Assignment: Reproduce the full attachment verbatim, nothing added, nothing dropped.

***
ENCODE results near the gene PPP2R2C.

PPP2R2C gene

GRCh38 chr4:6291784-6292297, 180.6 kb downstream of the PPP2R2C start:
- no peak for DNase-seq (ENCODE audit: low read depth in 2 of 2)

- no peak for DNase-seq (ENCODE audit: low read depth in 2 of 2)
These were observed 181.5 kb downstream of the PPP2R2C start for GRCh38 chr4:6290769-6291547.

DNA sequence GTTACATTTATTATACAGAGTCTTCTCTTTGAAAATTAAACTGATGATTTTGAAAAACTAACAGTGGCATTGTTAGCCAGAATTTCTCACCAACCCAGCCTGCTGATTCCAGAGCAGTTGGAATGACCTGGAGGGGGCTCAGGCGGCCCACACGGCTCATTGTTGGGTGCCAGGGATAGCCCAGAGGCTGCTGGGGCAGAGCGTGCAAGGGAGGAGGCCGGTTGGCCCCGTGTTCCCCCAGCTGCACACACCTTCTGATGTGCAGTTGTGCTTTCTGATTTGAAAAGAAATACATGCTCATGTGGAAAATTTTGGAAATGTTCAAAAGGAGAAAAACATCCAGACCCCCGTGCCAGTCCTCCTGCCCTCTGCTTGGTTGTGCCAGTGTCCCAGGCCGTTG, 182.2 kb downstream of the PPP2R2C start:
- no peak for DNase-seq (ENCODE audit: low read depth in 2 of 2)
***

ENCODE results near the gene PPP2R2C.

PPP2R2C gene

GRCh38 chr4:6291784-6292297, 180.6 kb downstream of the PPP2R2C start:
- no peak for DNase-seq (ENCODE audit: low read depth in 2 of 2)

- no peak for DNase-seq (ENCODE audit: low read depth in 2 of 2)
These were observed 181.5 kb downstream of the PPP2R2C start for GRCh38 chr4:6290769-6291547.

DNA sequence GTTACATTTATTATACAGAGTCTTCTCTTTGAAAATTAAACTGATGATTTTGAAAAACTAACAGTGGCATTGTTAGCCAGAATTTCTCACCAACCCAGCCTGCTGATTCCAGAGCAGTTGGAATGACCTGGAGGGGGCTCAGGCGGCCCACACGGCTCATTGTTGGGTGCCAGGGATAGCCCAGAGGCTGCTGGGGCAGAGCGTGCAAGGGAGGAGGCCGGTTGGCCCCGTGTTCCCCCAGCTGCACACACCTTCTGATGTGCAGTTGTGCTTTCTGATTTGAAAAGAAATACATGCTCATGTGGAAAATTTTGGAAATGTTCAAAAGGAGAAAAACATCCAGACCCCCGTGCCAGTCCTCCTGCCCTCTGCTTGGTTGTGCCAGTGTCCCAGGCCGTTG, 182.2 kb downstream of the PPP2R2C start:
- no peak for DNase-seq (ENCODE audit: low read depth in 2 of 2)